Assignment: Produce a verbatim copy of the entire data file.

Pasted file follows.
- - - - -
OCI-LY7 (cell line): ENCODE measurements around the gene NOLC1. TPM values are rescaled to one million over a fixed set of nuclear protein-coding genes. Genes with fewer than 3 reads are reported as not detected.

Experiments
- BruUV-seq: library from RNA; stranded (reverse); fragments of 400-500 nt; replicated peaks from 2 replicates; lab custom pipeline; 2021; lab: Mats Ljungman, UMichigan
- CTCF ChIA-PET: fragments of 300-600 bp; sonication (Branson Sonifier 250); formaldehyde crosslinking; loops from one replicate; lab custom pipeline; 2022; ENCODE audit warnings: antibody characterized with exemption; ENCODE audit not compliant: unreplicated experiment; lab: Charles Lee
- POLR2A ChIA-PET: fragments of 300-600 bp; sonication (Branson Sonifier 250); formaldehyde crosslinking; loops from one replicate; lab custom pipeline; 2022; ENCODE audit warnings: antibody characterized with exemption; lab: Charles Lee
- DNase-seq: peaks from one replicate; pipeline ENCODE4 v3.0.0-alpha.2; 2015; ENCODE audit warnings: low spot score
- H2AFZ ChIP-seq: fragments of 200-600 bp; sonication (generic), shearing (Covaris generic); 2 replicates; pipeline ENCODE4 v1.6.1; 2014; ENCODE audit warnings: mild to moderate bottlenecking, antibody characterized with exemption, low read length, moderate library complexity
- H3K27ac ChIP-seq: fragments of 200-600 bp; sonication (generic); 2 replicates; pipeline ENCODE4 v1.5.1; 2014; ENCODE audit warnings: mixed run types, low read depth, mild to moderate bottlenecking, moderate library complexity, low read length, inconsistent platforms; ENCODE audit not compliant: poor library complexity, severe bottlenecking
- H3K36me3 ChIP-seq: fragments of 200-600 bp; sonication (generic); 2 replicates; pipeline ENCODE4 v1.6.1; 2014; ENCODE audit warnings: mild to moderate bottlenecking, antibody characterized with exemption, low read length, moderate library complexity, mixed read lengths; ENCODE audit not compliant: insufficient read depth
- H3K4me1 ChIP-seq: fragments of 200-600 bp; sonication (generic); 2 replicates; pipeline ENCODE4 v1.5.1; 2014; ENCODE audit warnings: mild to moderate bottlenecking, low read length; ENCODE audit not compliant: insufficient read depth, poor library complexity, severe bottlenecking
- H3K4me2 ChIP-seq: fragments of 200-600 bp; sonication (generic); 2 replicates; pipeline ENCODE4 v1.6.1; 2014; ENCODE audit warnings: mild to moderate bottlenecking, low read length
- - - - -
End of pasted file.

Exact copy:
OCI-LY7 (cell line): ENCODE measurements around the gene NOLC1. TPM values are rescaled to one million over a fixed set of nuclear protein-coding genes. Genes with fewer than 3 reads are reported as not detected.

Experiments
- BruUV-seq: library from RNA; stranded (reverse); fragments of 400-500 nt; replicated peaks from 2 replicates; lab custom pipeline; 2021; lab: Mats Ljungman, UMichigan
- CTCF ChIA-PET: fragments of 300-600 bp; sonication (Branson Sonifier 250); formaldehyde crosslinking; loops from one replicate; lab custom pipeline; 2022; ENCODE audit warnings: antibody characterized with exemption; ENCODE audit not compliant: unreplicated experiment; lab: Charles Lee
- POLR2A ChIA-PET: fragments of 300-600 bp; sonication (Branson Sonifier 250); formaldehyde crosslinking; loops from one replicate; lab custom pipeline; 2022; ENCODE audit warnings: antibody characterized with exemption; lab: Charles Lee
- DNase-seq: peaks from one replicate; pipeline ENCODE4 v3.0.0-alpha.2; 2015; ENCODE audit warnings: low spot score
- H2AFZ ChIP-seq: fragments of 200-600 bp; sonication (generic), shearing (Covaris generic); 2 replicates; pipeline ENCODE4 v1.6.1; 2014; ENCODE audit warnings: mild to moderate bottlenecking, antibody characterized with exemption, low read length, moderate library complexity
- H3K27ac ChIP-seq: fragments of 200-600 bp; sonication (generic); 2 replicates; pipeline ENCODE4 v1.5.1; 2014; ENCODE audit warnings: mixed run types, low read depth, mild to moderate bottlenecking, moderate library complexity, low read length, inconsistent platforms; ENCODE audit not compliant: poor library complexity, severe bottlenecking
- H3K36me3 ChIP-seq: fragments of 200-600 bp; sonication (generic); 2 replicates; pipeline ENCODE4 v1.6.1; 2014; ENCODE audit warnings: mild to moderate bottlenecking, antibody characterized with exemption, low read length, moderate library complexity, mixed read lengths; ENCODE audit not compliant: insufficient read depth
- H3K4me1 ChIP-seq: fragments of 200-600 bp; sonication (generic); 2 replicates; pipeline ENCODE4 v1.5.1; 2014; ENCODE audit warnings: mild to moderate bottlenecking, low read length; ENCODE audit not compliant: insufficient read depth, poor library complexity, severe bottlenecking
- H3K4me2 ChIP-seq: fragments of 200-600 bp; sonication (generic); 2 replicates; pipeline ENCODE4 v1.6.1; 2014; ENCODE audit warnings: mild to moderate bottlenecking, low read length